The General Services Administration may seek legal action to retain space it leases from a local firm, even though the firm told GSA 16 months ago the lease would not be renewed when it expires Aug. 31.
The firm, BNA Washington Inc., has accused GSA of dragging its feet in trying to find alternative space.
BNA manages real estate holdings of its parent firm, the Bureau of National Affairs Inc., a publisher of business and professional information which had revenues of about $60 million last year.
The disputed space - 25,000 square feet on two floors of one of BNA's six-story buildings on 25th Street NW - now houses the administrative law judges of the National Labor Relations Board.
BNA President Steve Lane said BNA "desperately" needs the space for its own expanding operations.
"If I don't get those two floors back by Sept. 1, it will cost me $750,000 to $5 million to get the space that we need," Lane said, that he would have to move 70 to 80 low-salary jobs now filed by D.C. residents to his plant in Shady Grove. "How these people are going to get to work, we have no idea," Lane added.
Foreseeing BNA's needs for space, Lane wrote the GSA on Feb. 15, 1977, stating that the lease would not be renewed.
Having received no response and "smelling a rat," Lane wrote again on April 26 of this year, explaining that BNA's needs made any extension of the lease "impossible."
Edward Kidwell, GSA's region three director of space management, responded to Lane on May 17, stating "written assurance of vacancy upon lease termination cannot be provided at this date" because GSA had been unable to find other suitable space. Kidwell said he did not respond to Lane's first letter because "it didn't require a response."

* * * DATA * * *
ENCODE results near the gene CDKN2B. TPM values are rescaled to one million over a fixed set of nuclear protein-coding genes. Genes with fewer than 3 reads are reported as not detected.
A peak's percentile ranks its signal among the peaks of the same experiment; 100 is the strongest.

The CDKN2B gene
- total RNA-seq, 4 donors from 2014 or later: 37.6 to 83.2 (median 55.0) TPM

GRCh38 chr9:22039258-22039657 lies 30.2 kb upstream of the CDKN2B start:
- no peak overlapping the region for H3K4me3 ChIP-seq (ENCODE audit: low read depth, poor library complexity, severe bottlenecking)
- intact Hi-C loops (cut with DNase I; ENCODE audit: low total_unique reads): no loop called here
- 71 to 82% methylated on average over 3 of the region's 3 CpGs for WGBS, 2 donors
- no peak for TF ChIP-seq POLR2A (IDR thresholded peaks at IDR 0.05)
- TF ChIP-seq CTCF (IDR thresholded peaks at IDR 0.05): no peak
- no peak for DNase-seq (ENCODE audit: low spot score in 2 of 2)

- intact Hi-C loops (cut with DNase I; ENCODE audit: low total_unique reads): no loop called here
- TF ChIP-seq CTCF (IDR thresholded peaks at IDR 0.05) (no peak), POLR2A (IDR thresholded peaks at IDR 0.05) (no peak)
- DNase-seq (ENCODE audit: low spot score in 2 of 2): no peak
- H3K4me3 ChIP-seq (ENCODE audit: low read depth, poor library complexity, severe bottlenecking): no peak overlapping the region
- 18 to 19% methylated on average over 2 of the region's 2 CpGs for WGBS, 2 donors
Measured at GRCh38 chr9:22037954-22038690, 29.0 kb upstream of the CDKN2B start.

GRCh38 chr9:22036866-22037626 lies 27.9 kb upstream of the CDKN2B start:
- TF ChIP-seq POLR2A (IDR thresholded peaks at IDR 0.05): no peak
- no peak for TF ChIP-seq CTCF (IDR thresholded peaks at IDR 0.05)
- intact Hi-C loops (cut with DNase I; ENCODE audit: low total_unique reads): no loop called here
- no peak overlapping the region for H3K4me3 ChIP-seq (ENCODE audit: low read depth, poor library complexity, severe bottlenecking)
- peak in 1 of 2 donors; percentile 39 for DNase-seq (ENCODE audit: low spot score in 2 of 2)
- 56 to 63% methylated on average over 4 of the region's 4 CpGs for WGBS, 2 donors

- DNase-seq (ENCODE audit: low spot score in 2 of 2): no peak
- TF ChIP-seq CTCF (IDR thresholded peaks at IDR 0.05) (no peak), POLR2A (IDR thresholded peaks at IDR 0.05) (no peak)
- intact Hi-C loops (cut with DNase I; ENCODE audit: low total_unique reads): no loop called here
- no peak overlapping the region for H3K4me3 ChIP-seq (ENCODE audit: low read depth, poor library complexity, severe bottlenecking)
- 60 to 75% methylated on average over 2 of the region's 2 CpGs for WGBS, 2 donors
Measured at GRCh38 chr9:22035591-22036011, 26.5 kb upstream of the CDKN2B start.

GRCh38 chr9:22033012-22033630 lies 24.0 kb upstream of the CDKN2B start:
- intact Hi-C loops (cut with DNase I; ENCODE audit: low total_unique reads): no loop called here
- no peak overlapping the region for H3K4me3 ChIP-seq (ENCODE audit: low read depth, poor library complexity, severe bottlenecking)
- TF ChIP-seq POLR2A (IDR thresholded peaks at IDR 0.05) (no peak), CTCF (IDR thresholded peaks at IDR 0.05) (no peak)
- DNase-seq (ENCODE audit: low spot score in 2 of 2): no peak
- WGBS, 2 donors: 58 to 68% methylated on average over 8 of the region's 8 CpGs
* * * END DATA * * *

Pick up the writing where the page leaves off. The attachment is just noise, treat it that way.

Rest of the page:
On June 8, GSA wrote Lane that, if suitable space could not be found by June 21, GSA would have "no choice but to request condemnation of appropriate space by the Department of Justice." Kidwell said yesterday that GSA has not begun any condemnation proceedings.
The government's power of eminent domain permits it to take private property, subject to court approval and in exchange for just compensation to the owner.
Lane claims that government exercise of this right in peacetime is "very, very rare" Kidwell said, "It's not a common practice. I can't think of more than several incidents since my association with this agency. It only occurs when there is no alternative."
Lane claims GSA was deliquent in beginning its search for alternative space. GSA first advertised for space last February, Kidwell said. "I think we pursued a prudent course of action," he added.
GSA did not begin its search sooner because the lease does not expire until Aug. 31, Kidwell said. BNA offered to let GSA buy out of the lease early by paying some compensation for BNA's lost rent revenue. Kidwell said buying out would have been costly to GSA.
"If after a year and a half, they can't find 25,000 square feet of office space, then something's wrong," Lane said, adding that a real estate company told him 785,000 square feet of office space has come on the market in the District since Jan. 1.
Asked about Lane's problems, Kidwell said, "I can't answer for his business. I can't give him alternatives. I'd like to get out as much as he wants, but I have to have a place to go."
"All we want is to have our building back," Lane said.